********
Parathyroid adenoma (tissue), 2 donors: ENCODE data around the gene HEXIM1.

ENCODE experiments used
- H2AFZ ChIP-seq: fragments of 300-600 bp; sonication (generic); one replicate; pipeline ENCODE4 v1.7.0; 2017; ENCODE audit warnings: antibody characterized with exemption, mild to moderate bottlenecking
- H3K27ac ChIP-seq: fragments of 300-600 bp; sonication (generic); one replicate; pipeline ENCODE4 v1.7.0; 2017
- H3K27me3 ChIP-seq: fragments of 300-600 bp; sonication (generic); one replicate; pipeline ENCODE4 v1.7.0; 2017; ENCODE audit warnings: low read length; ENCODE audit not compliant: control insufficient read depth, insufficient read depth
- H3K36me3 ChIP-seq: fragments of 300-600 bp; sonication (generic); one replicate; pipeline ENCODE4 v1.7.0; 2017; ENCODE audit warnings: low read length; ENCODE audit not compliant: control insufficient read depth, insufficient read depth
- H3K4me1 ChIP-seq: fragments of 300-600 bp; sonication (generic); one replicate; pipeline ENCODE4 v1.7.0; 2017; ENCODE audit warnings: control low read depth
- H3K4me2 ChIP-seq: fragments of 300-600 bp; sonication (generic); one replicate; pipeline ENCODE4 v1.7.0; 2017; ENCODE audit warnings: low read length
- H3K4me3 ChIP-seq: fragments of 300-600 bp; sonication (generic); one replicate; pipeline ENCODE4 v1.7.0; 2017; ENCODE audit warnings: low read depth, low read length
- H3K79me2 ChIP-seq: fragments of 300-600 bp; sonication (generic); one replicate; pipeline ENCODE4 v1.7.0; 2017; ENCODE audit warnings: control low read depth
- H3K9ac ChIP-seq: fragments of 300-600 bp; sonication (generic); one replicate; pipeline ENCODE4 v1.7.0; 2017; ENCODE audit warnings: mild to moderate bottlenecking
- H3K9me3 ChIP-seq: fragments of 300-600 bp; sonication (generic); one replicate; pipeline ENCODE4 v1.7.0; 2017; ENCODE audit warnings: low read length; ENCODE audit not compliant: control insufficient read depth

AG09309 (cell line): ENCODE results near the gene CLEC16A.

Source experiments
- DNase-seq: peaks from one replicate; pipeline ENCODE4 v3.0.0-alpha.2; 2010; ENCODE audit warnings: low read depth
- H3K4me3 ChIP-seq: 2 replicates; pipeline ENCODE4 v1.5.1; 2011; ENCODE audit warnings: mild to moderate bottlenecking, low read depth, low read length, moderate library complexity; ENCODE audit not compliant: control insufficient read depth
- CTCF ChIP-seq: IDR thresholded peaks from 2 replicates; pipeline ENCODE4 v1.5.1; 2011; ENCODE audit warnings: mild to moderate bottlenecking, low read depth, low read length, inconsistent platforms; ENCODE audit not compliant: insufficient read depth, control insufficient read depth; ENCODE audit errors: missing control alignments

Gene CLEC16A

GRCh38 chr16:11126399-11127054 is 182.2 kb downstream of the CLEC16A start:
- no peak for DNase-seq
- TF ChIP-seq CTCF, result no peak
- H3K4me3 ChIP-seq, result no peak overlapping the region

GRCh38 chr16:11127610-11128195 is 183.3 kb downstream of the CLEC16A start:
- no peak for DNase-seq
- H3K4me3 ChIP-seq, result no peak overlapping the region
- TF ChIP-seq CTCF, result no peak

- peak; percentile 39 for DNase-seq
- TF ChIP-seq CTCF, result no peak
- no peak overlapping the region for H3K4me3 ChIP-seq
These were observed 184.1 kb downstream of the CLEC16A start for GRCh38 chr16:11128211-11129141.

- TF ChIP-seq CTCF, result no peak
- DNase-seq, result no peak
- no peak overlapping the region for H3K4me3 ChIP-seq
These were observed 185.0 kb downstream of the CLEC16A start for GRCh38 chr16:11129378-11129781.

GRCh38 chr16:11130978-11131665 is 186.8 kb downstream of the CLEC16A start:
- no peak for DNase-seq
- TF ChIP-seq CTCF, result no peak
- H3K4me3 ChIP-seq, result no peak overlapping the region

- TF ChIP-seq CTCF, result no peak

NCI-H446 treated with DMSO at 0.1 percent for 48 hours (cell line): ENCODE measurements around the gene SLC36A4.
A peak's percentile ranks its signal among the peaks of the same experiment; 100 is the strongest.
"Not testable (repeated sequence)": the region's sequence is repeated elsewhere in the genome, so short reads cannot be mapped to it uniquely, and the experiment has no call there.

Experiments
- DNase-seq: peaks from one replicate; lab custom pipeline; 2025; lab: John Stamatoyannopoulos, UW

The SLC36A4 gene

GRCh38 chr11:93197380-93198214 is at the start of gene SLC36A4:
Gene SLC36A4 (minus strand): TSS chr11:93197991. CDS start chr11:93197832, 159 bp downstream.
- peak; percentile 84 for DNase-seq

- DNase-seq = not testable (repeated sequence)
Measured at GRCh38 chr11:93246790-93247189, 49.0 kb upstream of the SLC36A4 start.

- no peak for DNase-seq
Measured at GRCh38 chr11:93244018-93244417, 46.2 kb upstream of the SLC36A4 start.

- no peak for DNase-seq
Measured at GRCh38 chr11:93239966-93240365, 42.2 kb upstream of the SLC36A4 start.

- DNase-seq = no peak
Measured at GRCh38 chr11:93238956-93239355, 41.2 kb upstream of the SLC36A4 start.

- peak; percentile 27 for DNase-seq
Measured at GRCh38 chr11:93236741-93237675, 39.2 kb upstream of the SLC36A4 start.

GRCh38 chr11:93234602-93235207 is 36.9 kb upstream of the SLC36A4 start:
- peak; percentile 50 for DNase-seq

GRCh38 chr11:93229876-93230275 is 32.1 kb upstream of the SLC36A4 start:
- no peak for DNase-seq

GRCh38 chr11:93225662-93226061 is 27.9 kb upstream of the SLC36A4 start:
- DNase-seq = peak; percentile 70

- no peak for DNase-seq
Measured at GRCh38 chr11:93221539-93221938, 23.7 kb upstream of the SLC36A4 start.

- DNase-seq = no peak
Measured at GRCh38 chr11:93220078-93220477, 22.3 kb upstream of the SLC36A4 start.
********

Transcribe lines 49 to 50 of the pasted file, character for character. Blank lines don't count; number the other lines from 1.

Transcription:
- DNase-seq = not testable (repeated sequence)
Measured at GRCh38 chr11:93246790-93247189, 49.0 kb upstream of the SLC36A4 start.